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"Million Hoodie March" held in NYC in memory of Trayvon Martin

Protesters during the "Million hoodie march" held in New York City, March 21, 2012.
CBS New York

(CBS/AP) NEW YORK - A march took place Wednesday evening in Manhattan calling for justice in the case of Trayvon Martin. He was an unarmed black teenager who was shot to death by a neighborhood watch captain in Florida last month.

Photos: Trayvon Martin

In New York, Martin's parents told demonstrators chanting "we want arrests"  that they will keep fighting to get justice for their son. "My son did not deserve to die," Tracy Martin, Trayvon Martin's father, said on Wednesday. He immediately thanked the hundreds of people who participated in a march in her son's memory.

Martin, 17, a high school junior, was unarmed and wearing a hoodie when he was fatally shot. Wednesday's demonstration in Union Square was dubbed the "Million Hoodie March." Many participants wore hooded sweatshirts for the march, which was billed as a demonstration to put an end to racial profiling, CBS New York reports.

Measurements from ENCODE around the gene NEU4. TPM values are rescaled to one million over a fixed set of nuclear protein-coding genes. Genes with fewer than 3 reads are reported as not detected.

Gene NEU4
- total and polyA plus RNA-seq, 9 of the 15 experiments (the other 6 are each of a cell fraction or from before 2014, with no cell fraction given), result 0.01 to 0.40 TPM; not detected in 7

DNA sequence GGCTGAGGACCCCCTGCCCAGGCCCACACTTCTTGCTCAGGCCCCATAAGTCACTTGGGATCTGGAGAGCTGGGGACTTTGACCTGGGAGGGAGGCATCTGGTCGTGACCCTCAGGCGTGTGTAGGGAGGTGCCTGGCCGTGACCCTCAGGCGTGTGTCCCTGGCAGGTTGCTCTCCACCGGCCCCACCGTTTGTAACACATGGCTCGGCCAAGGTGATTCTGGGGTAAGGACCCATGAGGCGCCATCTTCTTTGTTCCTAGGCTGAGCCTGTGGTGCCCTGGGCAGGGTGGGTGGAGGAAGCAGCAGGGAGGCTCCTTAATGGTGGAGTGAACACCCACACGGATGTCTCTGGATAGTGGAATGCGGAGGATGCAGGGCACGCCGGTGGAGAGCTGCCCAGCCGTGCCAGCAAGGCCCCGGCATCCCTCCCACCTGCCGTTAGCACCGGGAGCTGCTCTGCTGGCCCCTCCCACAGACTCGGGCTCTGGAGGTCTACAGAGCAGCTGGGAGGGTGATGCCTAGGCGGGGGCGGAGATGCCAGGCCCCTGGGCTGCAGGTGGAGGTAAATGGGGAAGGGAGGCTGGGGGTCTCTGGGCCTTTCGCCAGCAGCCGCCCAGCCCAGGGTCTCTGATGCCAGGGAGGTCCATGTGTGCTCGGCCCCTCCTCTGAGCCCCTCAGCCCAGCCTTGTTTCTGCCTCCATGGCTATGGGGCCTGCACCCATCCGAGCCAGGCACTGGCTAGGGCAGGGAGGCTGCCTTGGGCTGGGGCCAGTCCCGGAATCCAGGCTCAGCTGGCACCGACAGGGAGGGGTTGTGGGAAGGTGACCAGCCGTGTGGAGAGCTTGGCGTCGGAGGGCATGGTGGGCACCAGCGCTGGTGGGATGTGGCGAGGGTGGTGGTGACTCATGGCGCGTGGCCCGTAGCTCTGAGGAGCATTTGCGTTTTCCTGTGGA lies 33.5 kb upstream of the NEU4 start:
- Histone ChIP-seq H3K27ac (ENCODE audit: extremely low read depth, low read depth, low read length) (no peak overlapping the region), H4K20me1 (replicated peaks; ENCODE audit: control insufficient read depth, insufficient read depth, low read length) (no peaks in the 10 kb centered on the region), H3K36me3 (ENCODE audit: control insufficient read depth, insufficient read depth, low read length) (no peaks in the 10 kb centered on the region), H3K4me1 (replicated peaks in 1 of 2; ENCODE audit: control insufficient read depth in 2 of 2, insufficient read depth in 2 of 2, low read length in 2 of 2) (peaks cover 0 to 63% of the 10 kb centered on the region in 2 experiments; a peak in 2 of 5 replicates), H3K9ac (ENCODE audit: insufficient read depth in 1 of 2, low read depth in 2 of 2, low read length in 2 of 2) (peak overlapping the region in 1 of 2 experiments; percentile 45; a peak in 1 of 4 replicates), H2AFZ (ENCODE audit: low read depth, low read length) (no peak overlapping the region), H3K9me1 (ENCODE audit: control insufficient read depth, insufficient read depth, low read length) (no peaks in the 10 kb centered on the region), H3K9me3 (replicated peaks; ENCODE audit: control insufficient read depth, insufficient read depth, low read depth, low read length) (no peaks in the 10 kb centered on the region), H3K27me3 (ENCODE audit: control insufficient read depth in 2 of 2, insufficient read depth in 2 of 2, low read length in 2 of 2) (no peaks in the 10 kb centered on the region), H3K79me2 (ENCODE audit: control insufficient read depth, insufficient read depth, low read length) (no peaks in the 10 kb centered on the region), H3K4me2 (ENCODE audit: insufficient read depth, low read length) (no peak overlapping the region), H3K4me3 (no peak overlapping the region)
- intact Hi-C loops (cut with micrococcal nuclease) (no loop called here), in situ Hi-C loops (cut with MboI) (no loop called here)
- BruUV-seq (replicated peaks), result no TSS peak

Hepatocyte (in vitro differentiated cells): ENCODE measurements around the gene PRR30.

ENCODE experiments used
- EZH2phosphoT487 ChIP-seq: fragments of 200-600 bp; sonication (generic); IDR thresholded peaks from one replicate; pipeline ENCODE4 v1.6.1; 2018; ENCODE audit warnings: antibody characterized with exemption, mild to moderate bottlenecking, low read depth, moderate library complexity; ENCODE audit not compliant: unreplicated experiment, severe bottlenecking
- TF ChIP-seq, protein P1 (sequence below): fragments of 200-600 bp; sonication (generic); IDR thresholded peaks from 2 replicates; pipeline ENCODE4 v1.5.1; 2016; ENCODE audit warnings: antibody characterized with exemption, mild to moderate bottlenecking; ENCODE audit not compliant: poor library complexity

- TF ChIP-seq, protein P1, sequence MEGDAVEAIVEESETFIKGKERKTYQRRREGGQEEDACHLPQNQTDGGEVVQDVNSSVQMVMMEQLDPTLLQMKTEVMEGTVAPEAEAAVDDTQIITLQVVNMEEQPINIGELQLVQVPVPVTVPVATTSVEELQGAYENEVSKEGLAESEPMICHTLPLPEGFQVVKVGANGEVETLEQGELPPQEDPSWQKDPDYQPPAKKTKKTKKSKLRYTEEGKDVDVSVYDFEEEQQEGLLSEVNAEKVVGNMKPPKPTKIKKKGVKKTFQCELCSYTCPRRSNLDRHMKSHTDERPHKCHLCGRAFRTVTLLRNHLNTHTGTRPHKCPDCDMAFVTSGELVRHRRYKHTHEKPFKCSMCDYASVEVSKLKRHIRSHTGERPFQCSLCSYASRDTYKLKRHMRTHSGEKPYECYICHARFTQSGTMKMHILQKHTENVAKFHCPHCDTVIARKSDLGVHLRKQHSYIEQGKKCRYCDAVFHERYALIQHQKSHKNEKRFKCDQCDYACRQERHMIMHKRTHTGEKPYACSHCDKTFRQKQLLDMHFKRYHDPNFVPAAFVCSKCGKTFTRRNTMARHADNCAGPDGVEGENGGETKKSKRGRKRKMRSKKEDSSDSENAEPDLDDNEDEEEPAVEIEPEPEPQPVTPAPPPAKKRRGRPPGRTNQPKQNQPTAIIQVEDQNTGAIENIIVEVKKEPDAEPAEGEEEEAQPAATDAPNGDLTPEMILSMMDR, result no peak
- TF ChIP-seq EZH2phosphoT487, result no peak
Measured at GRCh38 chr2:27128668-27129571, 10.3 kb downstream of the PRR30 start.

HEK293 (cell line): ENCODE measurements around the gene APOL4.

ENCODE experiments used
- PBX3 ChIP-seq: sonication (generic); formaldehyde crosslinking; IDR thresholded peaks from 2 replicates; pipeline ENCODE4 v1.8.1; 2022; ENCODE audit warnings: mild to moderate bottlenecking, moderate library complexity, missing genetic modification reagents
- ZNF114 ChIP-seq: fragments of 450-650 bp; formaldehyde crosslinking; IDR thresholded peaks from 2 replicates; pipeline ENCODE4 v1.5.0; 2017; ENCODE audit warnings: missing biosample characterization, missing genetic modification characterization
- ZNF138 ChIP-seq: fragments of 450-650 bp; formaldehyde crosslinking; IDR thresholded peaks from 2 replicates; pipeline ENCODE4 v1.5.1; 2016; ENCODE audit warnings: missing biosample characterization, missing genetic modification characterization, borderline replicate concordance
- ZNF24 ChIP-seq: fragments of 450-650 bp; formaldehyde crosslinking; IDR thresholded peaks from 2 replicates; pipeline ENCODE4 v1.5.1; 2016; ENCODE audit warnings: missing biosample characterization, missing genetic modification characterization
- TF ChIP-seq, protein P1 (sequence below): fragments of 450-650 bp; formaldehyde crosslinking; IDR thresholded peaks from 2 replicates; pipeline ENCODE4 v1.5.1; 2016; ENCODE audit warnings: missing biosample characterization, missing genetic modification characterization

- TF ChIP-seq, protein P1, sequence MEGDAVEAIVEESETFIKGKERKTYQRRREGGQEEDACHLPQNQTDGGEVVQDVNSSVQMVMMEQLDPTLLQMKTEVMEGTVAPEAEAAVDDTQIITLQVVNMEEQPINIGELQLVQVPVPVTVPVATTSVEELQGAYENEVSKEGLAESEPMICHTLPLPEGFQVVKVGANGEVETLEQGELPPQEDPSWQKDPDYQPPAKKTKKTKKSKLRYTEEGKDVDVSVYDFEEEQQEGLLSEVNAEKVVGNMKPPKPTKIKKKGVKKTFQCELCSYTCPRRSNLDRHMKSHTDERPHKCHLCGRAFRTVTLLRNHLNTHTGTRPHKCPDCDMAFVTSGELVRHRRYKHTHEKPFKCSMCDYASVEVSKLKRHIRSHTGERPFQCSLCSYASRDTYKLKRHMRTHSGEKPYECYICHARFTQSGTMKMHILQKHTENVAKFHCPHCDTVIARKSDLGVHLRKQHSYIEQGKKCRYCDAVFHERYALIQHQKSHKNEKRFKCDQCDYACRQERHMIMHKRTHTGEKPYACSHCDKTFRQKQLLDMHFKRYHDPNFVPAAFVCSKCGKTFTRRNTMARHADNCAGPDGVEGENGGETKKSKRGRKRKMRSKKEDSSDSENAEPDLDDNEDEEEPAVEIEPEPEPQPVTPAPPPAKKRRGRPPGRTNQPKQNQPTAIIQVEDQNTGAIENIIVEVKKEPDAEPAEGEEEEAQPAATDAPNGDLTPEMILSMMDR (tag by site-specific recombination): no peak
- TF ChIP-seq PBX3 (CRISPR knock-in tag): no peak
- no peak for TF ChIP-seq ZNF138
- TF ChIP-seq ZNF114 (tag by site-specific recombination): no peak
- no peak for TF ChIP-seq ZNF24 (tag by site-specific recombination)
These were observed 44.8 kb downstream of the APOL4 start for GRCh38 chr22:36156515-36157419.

Martin was killed Feb. 26 in Sanford, Florida. He was returning to a gated community in the city after buying candy at a convenience store when he was shot by neighborhood watch captain George Zimmerman, who has not been charged in the shooting. He has said the teen attacked him and he shot him in self-defense.

The demonstrators greeted the teen's parents with "God bless you!"

Sybrina Fulton, Trayvon Martin's mother, told the crowd: "My heart is in pain, but to see the support of all of you really makes a difference."

"This is not a black and white thing - this is about a right or wrong thing," Fulton, said.

Tracy Martin said he and his son's mother found out about the march after arriving in New York City, where they have done interviews about the case. They got in touch with the organizers to say they would attend and speak to the crowd.

The timing of the teen's parents being in the city when the march was happening was "incredible," said one of the organizers, Daniel Maree, who heard about the case earlier this week.

"I was outraged and wanted to do something about it," Maree said.

Complete coverage of the Trayvon Martin case on Crimesider

  • Crimesider Staff

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